Published on April 7th, 2017 in: Americana, Current Faves, Music, Music Reviews, Reviews |

By Melissa Bratcher

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While the centerpiece of Chris Milam’s Kids These Days is a trio of breakup songs, focusing on before, during, and after a breakup, there’s so much more going on here. Milam has questions that he would like answered, memories he’d like to share. He also has the heart of a philosopher. Kids These Days could easily fall under the catch=all of Americana, but it’s more than just that. It’s gritty guitars and incredibly tasteful strings, and Milam’s versatile voice that easily sweeps to an elegant falsetto from ragged emotion.
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Concert Review: Bryan Ferry at Playhouse Square

Published on April 7th, 2017 in: Concert Reviews, Current Faves, Music, Music Reviews, Reviews |

By Julie Finley

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March 26, 2017
Cleveland, OH

I am happy to say that I had heard about Bryan Ferry returning to Cleveland through Ferry’s Facebook page. There was so little publicity through any regional entertainment outlet that were it not for Facebook, I would have never even known about the show. I covered Ferry’s performance last time he played in Cleveland, and to be quite honest, I thought that was going to be the first and only time I would ever get to see him perform live. So I am very surprised (and elated) that he came back!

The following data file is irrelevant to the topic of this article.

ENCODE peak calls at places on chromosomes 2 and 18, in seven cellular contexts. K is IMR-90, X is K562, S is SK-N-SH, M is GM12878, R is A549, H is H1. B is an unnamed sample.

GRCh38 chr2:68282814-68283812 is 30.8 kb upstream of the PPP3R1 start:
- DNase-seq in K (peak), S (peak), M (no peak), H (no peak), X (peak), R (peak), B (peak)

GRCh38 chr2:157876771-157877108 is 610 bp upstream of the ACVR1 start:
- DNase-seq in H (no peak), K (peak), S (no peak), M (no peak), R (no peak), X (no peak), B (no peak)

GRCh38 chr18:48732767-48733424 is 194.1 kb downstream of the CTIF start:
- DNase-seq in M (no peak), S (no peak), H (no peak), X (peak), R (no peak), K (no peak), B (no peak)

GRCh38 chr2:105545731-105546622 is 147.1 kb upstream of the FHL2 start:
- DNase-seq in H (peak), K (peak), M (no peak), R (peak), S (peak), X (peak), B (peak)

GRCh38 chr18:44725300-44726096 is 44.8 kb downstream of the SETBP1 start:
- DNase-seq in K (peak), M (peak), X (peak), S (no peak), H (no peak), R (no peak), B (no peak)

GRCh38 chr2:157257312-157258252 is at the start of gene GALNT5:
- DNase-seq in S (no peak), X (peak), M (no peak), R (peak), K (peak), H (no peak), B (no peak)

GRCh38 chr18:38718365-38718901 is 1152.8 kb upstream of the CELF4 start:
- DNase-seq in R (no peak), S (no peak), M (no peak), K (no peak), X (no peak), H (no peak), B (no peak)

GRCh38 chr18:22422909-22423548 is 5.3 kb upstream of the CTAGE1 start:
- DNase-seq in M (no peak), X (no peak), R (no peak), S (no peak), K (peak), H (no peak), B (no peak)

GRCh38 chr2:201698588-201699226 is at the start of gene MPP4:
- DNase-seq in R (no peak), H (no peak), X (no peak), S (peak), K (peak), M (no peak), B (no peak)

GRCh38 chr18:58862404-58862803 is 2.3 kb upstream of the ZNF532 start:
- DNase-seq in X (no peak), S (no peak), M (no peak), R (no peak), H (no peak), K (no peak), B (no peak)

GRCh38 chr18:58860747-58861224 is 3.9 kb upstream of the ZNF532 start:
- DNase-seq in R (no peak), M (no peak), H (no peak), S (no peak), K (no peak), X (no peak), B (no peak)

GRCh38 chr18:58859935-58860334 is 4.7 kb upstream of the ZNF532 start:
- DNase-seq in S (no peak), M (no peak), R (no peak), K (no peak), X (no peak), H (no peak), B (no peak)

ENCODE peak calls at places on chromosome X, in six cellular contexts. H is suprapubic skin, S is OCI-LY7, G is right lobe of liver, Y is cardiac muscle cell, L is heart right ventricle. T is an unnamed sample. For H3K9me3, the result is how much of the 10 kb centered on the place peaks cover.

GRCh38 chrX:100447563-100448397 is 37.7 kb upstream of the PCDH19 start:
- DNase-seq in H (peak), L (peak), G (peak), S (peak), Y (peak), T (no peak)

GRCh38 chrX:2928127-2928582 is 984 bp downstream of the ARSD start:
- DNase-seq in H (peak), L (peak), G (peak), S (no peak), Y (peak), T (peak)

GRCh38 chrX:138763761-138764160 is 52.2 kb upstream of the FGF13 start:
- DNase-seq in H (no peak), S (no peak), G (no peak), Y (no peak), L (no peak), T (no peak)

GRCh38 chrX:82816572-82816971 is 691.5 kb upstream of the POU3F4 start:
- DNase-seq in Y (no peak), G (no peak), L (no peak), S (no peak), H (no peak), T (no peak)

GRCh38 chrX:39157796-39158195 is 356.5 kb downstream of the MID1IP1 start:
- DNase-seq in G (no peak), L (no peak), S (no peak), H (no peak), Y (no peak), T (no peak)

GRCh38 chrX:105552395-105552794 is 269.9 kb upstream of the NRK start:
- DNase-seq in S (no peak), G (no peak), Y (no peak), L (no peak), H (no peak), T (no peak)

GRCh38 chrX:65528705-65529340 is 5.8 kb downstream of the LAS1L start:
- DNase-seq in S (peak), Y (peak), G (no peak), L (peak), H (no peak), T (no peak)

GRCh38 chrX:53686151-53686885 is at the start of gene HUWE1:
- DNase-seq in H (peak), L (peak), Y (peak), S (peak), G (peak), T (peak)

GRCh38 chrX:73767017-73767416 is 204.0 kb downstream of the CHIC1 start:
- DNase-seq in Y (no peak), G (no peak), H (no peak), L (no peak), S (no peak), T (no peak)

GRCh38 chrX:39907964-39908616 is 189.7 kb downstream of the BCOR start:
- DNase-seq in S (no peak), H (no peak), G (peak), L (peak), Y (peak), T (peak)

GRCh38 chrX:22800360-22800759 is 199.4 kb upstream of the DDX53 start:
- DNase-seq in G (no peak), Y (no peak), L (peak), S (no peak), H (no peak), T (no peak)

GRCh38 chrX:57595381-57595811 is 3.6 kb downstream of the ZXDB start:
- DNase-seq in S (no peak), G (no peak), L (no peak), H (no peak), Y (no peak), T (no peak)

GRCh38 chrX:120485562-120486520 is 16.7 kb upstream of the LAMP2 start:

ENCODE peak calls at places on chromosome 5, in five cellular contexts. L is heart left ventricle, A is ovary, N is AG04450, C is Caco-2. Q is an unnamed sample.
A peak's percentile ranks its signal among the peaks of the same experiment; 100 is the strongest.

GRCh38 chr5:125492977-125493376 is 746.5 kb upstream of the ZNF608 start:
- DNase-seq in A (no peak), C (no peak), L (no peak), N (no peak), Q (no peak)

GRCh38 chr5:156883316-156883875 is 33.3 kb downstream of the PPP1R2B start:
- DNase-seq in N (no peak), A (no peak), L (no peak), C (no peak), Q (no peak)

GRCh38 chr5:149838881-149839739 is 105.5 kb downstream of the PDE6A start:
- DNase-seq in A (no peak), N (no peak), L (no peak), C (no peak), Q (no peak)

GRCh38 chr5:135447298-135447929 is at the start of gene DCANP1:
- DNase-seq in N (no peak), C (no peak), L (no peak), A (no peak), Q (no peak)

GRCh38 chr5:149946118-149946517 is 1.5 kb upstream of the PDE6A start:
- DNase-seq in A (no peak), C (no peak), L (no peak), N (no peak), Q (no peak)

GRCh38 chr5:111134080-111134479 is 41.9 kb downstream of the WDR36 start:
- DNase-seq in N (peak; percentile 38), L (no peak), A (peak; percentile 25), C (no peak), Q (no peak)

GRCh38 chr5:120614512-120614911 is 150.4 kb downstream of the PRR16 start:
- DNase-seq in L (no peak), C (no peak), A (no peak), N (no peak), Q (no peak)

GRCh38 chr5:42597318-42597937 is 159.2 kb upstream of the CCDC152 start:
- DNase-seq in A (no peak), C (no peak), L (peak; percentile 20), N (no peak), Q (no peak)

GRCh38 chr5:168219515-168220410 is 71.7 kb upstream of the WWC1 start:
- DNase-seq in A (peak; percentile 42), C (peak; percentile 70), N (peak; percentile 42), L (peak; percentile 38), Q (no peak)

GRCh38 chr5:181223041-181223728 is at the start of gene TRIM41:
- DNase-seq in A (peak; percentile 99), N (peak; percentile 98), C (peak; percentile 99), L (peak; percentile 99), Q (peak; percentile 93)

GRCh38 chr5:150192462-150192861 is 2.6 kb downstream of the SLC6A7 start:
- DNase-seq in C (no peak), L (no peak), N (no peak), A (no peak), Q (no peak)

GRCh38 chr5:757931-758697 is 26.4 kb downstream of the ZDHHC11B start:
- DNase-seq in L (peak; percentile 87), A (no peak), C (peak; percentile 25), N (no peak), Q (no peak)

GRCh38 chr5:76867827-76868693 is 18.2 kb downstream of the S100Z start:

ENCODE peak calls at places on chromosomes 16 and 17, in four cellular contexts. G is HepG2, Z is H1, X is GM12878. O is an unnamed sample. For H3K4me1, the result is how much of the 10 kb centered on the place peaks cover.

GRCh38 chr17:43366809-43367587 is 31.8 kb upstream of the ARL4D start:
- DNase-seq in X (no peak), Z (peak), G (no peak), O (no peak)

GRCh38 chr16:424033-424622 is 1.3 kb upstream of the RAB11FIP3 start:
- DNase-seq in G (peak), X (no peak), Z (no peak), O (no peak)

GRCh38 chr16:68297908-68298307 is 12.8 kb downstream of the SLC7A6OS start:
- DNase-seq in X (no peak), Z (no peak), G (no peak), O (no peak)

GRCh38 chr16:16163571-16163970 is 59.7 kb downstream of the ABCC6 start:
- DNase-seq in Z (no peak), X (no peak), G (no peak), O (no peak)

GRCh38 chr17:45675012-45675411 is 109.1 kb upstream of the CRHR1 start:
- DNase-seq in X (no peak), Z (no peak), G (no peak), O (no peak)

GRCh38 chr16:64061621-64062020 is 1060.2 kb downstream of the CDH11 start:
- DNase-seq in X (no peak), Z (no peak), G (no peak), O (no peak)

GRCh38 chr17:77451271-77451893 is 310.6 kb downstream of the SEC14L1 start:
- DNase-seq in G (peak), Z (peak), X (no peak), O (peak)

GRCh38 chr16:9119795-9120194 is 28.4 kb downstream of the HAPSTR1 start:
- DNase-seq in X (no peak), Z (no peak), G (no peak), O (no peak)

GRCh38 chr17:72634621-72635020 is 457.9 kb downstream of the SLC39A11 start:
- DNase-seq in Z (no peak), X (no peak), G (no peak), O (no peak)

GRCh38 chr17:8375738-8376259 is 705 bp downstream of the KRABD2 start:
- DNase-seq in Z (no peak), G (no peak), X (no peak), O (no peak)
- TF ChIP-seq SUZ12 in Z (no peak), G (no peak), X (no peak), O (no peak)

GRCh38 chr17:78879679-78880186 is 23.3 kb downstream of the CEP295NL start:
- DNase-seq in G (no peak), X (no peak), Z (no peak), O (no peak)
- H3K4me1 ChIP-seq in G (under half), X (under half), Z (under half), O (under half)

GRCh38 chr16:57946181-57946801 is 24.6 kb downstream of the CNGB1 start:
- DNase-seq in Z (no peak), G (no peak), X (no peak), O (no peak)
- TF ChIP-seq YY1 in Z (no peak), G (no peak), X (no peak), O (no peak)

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Music Review: The Warden, L-I-V-I-N

Published on April 6th, 2017 in: Americana, Country Music, Current Faves, Music, Music Reviews, Reviews |

By Melissa Bratcher

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Only The Warden could change my mind about “Kokomo.” To refresh your memory, The Warden is Ward Richmond, an East Dallas hellraiser who sings about drinking and regretting, honky-tonking and shenanigans, and he does it with style and aplomb. On his welcome return, L-I-V-I-N, The Warden dips into a variety of genres that are all filtered through his particularly Texas vibe.
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Twilight Fauna Returns With “The Year The Stars Fell”

Published on April 5th, 2017 in: Current Faves, Metal, Music, Music Reviews, Reviews |

By Tim Murr

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Johnson City’s Twilight Fauna is an Appalachian atmospheric/ambient/black metal project created by Paul Ravenwood. I stumbled across Twilight Fauna a few years ago and I was really struck by the power and emotional depth Ravenwood captured. The idea of mountain metal was something else that I’d never considered and was intrigued by.
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Music Review: John 5 and the Creatures, Season of the Witch

Published on March 17th, 2017 in: Current Faves, Metal, Music, Music Reviews, Reviews |

By Jeffery X Martin 

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Here’s a question for all the metal guitarists out there: why is it so important to prove to your audience that you can play country or bluegrass songs? It’s a weird trope. On their new instrumental album, Season of the Witch, John 5 and the Creatures head to the hills twice. He even busts out the Old Ban-Jo! It’s almost like he’s admitting that rock and roll has some roots down in the holler and not so much in the Hollywood hills.